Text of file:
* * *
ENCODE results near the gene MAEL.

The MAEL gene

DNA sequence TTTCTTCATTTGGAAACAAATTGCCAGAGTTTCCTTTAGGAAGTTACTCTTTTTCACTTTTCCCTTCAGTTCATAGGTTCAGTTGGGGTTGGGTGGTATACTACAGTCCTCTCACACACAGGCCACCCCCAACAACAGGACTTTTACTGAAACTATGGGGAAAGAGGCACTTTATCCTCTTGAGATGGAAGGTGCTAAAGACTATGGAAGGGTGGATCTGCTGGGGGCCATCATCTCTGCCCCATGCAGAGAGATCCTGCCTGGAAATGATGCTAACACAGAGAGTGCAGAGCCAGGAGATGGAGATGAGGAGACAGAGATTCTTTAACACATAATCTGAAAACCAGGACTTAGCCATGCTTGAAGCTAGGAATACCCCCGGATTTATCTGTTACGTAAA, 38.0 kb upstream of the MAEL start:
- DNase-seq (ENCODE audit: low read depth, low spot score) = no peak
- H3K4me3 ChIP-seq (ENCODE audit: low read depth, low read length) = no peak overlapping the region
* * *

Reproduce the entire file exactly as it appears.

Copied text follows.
ENCODE results near the gene MAEL.

The MAEL gene

DNA sequence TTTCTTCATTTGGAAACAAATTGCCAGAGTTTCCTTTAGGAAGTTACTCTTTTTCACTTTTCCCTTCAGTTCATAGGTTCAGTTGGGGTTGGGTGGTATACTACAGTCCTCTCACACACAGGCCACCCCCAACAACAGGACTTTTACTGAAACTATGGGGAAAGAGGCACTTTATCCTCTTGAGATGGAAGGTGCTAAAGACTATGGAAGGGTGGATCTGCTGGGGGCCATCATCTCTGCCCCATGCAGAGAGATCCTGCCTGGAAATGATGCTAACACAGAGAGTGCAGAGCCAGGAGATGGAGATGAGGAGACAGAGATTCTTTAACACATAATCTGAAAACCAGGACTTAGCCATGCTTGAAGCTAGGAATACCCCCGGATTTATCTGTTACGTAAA, 38.0 kb upstream of the MAEL start:
- DNase-seq (ENCODE audit: low read depth, low spot score) = no peak
- H3K4me3 ChIP-seq (ENCODE audit: low read depth, low read length) = no peak overlapping the region